Library locks door to save money

A chain stops students from using the door linking the Stafford Academic Building and the library.

Did you formerly use the back door of the Calvin Coolidge Library to get to the Stafford Academic building? Well you can’t anymore.

The back entry is now chained off with a sign that reads, “This door is closed due to budgetary/work-study restrictions, this door will no longer be available for through traffic, please us the library entrance. Sorry for the inconvenience.”

“The mandatory 45-cent minimum wage increase that takes action in January and about a 3 percent reduction in overall dollars,” answered Access Services Librarian Ginger Johnston when asked why the door was locked.

Johnston said the $11,000 yearly expense to have someone monitor the entrance needed to be cut to not only to save money, but also to keep other work-study other positions. Because of the cuts, the number of library work-study positions has receded to 20 from 24.

Karen Sanborn, head of the Media Center on campus, talked about how that there’s less traffic between the library and Stafford since the door has been locked, but she said people looking for the Media Center are finding it.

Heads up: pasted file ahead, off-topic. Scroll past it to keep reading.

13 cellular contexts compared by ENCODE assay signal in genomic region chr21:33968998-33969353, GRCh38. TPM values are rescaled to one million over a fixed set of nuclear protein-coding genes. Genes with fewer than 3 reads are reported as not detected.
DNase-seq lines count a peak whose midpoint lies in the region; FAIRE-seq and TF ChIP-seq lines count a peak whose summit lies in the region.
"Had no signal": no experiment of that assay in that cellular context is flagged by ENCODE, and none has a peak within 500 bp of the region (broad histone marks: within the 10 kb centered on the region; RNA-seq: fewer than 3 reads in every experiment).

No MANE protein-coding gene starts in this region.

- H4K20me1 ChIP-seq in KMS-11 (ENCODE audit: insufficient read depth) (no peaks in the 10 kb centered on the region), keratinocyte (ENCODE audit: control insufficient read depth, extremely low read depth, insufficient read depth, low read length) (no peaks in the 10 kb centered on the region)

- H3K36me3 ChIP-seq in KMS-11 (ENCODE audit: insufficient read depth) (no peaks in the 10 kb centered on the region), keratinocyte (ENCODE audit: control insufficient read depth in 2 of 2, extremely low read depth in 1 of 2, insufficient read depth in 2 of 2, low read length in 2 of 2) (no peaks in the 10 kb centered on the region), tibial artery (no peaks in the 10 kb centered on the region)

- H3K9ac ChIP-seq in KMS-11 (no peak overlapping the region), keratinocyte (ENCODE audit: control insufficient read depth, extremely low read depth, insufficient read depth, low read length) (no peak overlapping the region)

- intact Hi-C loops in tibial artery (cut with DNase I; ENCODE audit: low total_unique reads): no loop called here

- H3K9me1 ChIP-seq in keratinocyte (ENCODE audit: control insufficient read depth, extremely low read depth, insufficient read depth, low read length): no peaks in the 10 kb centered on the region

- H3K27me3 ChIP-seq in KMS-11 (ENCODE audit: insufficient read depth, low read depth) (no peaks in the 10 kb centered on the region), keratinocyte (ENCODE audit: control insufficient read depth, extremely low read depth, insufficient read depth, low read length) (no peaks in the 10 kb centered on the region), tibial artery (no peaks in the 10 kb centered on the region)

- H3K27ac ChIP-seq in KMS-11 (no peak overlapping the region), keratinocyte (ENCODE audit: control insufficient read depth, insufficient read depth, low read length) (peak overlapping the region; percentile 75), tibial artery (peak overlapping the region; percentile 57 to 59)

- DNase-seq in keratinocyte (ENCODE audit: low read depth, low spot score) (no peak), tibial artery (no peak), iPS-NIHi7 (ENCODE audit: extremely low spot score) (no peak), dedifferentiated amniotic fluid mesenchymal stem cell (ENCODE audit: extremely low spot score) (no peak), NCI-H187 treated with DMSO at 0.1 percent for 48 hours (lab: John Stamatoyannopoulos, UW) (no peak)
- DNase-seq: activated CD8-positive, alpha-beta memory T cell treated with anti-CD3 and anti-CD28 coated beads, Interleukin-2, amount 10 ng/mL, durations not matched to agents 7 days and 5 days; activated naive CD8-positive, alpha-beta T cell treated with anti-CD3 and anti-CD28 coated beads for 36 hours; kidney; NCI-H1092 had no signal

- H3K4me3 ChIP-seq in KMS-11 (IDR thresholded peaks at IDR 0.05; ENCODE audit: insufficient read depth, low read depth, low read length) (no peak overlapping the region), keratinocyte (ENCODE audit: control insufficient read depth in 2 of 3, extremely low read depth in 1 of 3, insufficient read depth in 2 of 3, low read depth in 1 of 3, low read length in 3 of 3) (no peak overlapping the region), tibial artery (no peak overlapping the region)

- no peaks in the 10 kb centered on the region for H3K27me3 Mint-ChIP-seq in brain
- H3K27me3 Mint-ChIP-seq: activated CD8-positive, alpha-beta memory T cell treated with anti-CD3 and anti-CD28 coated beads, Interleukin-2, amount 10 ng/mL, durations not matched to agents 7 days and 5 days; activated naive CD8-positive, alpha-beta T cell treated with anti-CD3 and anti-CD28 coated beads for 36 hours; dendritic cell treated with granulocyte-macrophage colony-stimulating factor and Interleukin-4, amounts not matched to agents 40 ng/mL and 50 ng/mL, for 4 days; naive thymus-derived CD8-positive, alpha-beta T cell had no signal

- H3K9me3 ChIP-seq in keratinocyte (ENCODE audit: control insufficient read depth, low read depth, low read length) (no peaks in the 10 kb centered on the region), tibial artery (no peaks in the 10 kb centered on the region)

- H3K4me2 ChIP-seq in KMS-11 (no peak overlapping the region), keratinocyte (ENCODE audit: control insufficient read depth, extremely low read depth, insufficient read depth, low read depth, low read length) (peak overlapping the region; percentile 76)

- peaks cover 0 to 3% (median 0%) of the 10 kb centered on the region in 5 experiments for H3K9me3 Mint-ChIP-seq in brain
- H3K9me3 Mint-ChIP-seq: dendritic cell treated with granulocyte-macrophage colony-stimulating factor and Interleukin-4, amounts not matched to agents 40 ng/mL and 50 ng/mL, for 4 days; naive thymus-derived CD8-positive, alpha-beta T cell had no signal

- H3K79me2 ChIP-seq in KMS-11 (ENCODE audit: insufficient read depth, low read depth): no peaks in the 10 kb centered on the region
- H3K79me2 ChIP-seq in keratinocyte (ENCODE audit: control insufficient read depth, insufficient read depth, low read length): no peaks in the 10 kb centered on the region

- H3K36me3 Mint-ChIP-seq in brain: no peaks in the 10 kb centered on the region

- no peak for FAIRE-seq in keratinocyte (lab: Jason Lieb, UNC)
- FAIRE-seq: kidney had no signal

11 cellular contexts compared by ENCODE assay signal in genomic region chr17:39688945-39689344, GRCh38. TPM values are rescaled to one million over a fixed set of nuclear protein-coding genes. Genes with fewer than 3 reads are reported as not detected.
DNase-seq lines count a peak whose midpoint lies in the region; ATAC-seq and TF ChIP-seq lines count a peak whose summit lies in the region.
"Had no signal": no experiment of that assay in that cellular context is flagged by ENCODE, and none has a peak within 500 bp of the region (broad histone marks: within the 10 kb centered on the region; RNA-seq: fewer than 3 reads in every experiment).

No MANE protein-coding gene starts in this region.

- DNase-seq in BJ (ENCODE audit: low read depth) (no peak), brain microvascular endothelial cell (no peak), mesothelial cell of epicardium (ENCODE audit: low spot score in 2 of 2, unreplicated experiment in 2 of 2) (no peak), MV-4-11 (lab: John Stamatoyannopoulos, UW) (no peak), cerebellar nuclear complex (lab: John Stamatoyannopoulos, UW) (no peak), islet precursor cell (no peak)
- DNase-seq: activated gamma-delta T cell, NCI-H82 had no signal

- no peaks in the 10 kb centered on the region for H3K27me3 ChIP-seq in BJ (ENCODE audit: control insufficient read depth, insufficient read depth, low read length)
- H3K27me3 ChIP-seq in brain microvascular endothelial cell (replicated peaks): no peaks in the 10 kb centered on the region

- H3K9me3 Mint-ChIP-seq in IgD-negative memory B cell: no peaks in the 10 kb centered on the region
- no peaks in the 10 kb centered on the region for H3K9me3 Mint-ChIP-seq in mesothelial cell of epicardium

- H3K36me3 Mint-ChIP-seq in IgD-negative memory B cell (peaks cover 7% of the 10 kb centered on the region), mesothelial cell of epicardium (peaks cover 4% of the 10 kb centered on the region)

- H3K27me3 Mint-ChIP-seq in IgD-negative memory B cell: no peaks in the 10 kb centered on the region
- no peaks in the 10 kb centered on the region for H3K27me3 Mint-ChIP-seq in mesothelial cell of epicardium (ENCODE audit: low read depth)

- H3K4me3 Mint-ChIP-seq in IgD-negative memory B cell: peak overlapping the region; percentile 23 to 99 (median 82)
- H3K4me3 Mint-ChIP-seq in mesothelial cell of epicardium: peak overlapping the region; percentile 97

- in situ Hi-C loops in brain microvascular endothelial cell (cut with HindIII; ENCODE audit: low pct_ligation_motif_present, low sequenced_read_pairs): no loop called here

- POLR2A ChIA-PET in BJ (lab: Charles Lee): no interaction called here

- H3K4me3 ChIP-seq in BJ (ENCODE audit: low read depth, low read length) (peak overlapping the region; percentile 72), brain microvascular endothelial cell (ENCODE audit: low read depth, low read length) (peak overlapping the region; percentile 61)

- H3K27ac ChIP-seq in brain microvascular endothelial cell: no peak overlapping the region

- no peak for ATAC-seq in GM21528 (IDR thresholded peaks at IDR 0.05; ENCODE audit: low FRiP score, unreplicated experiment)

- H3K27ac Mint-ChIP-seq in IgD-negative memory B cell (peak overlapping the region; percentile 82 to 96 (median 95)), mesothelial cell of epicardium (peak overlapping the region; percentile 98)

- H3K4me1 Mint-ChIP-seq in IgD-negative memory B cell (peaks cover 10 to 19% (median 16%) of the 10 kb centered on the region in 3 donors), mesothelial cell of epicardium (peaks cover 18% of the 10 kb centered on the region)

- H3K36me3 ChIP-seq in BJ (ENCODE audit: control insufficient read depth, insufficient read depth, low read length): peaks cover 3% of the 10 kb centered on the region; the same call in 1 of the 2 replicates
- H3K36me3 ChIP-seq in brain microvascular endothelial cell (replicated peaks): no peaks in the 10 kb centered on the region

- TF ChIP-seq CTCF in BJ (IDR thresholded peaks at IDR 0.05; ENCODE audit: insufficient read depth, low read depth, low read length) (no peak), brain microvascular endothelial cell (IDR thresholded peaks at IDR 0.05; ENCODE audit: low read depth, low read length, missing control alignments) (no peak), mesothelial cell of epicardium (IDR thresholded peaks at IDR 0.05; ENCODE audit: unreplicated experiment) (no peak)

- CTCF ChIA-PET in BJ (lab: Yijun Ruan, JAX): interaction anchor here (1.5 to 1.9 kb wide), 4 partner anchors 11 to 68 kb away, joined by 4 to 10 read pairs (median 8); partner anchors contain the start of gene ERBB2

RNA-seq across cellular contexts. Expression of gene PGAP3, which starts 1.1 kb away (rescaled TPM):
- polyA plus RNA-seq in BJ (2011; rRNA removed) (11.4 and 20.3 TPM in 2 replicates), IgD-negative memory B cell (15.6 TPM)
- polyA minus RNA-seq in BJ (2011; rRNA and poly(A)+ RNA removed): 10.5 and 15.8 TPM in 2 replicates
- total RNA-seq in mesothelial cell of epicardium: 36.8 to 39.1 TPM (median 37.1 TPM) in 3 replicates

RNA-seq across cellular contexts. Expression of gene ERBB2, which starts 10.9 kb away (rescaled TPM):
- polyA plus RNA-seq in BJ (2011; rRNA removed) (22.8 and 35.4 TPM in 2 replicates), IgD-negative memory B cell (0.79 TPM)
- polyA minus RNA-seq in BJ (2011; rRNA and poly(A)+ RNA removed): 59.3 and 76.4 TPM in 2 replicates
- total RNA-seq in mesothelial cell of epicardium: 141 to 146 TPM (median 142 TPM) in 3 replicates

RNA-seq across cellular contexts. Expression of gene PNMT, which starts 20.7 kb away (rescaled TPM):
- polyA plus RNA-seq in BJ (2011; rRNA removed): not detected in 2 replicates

She and coworker Sarah Chambers are only allowed to use the back door for when they are on call for the library or to access the media room in the back of the library.

“It’s more isolating. Not as connected as before, but I’m not complaining,” Chambers said.

Students had mixed reactions about the change.

“I didn’t even know that the back door was there,” said sophomore Alex Guyette, a library work-study student, with a shrug.

“It’s a waste that the buildings were even connected just to have it closed,” said senior Brian Dawicki.

But some students had stronger opinions.

“It’s more convenient to have it open. I don’t think that people would take books out without checking them out and the work-study probably couldn’t stop it anyway,” said Junior Angus Gluck.

“It sucks because of my work-study, but it was kind of pointless,” stated library work-study senior Amanda Tracy.

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